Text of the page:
Patience in interpretation – turning around destructive attitudes

I had a couple experiences lately that made me think of the value of CAMN training, and that of patience in interpretation and outreach. The first experience happened while I collected trail use data at Sculptured Falls on the Barton Creek Greenbelt. The data is being correlated with golden-cheeked warbler sightings and nesting data on the preserve uphill to determine the effects of human activity on the GCW. A pair of swimmers leaving the site asked me why I was posted there with a city badge and clipboard. When I explained I was collecting trail use data, their first reaction was, “That’s the first step before the city does something stupid.”

The second experience – a little closer to home (literally) – was when my neighbor knocked on my door after killing a two-foot coral snake in her back yard. Wanted help in disposing of it. It had been a third of the way under the fence and into my yard when she used her garden shovel on it.
Both of these experiences can be galling to a Master Naturalist who has some understanding and training in protecting natural resources. In both cases, the people I encountered had a lack of knowledge about a resource, and displayed some fear in relating to it. The swimmers feared their access to the trail might be revoked eventually. The neighbor? That a non-aggressive snake would endanger her family merely with its presence.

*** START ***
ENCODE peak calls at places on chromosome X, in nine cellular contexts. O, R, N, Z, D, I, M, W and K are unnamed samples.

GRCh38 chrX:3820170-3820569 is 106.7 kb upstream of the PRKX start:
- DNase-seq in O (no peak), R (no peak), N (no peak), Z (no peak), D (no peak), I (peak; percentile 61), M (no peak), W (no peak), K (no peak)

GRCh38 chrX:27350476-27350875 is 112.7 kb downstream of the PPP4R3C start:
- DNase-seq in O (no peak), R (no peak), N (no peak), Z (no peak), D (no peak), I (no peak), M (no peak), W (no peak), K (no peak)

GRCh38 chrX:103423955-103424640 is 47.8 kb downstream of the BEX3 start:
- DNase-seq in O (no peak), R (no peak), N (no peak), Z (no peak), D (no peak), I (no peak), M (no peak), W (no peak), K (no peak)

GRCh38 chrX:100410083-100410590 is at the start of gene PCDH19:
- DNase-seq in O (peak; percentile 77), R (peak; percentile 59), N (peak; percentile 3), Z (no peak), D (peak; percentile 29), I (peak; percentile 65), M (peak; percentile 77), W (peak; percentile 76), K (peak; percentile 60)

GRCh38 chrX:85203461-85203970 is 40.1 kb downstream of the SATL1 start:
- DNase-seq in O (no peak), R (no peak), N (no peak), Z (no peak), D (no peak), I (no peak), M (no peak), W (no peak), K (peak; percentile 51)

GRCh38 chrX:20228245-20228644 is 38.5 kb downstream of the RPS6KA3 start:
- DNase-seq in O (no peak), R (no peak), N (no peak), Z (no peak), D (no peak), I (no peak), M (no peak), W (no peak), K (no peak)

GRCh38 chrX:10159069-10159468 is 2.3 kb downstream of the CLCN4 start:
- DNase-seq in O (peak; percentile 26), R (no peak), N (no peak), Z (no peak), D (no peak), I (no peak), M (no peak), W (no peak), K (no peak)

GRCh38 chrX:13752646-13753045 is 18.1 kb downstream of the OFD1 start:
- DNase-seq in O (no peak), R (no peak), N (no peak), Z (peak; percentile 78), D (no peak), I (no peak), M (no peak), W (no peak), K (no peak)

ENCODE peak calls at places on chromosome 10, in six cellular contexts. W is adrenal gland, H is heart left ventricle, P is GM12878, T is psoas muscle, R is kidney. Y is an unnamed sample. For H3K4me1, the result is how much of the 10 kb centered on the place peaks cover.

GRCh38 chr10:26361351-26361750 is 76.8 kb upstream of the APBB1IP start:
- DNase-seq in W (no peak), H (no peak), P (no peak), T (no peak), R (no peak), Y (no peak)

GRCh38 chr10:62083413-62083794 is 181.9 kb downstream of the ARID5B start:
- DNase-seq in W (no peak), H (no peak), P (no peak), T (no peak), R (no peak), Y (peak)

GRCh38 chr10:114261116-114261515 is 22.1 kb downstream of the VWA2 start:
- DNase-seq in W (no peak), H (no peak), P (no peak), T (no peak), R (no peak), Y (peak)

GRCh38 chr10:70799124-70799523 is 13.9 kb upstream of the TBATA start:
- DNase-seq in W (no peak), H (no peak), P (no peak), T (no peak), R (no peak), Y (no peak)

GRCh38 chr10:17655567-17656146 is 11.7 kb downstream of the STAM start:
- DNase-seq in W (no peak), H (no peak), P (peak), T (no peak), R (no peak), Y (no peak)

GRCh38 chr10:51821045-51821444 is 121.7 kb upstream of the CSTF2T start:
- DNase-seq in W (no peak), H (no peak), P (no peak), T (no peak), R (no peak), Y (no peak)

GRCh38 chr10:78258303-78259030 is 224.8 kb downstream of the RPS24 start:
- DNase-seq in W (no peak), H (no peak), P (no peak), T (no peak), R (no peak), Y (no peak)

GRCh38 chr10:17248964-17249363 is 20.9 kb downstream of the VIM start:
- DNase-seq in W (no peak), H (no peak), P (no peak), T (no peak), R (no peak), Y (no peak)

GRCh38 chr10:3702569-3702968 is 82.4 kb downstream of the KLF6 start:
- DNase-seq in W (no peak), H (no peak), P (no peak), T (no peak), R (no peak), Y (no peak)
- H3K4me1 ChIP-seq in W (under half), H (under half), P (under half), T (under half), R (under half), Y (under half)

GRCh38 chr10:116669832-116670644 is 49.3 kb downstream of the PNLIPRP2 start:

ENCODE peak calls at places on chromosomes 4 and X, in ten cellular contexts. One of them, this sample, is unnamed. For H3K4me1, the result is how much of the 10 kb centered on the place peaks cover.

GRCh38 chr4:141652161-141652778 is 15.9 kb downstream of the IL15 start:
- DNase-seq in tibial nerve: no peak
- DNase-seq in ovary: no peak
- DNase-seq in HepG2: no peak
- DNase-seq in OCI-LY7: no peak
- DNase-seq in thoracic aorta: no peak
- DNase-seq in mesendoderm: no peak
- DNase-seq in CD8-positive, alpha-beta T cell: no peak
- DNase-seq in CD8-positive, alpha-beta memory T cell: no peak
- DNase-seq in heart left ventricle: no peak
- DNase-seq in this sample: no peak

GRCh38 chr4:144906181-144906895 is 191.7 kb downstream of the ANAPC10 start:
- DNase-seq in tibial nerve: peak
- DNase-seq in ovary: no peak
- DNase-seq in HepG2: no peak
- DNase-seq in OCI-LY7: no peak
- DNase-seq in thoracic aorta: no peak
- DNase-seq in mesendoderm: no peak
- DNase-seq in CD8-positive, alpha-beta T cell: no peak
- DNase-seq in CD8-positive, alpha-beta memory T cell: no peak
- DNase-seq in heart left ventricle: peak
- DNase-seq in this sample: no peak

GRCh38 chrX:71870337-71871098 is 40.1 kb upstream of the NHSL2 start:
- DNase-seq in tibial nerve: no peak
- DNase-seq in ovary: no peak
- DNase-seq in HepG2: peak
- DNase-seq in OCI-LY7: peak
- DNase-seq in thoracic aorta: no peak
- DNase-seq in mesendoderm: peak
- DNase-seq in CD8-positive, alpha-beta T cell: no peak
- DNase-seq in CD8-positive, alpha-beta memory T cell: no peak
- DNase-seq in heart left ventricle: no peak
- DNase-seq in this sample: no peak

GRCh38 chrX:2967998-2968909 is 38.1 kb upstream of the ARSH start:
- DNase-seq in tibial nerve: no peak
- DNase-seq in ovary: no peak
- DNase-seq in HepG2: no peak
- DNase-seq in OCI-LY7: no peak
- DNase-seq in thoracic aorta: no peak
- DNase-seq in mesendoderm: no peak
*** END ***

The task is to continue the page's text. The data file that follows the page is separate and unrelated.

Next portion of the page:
Both opportunities gave me an opportunity to test my interpretive skills. To do that, I had to check my own personal biases and frustration, and relate to the “audience” in a sympathetic way. With a little further explanation about the needs for the trail data, I was able to get a “right on, that’s cool!” from the swimmers, and with a few facts about the coral snake, I was able to get my neighbor to agree to text me to remove future snakes (rattlesnakes excluded!). While the snake didn’t live – and while I may have only been a fleeting experience in the lives of the swimmers – both experiences had some positive outcomes. Maybe no more snakes near my house have to die, and maybe the swimmers Googled the golden-cheeked warbler on the way back to their cars. Sometimes you have to look a little more carefully at these sorts of experiences to understand where you may have made a difference.

What unexpected interpretive moments have you encountered, and what positive outcomes arose from the experience?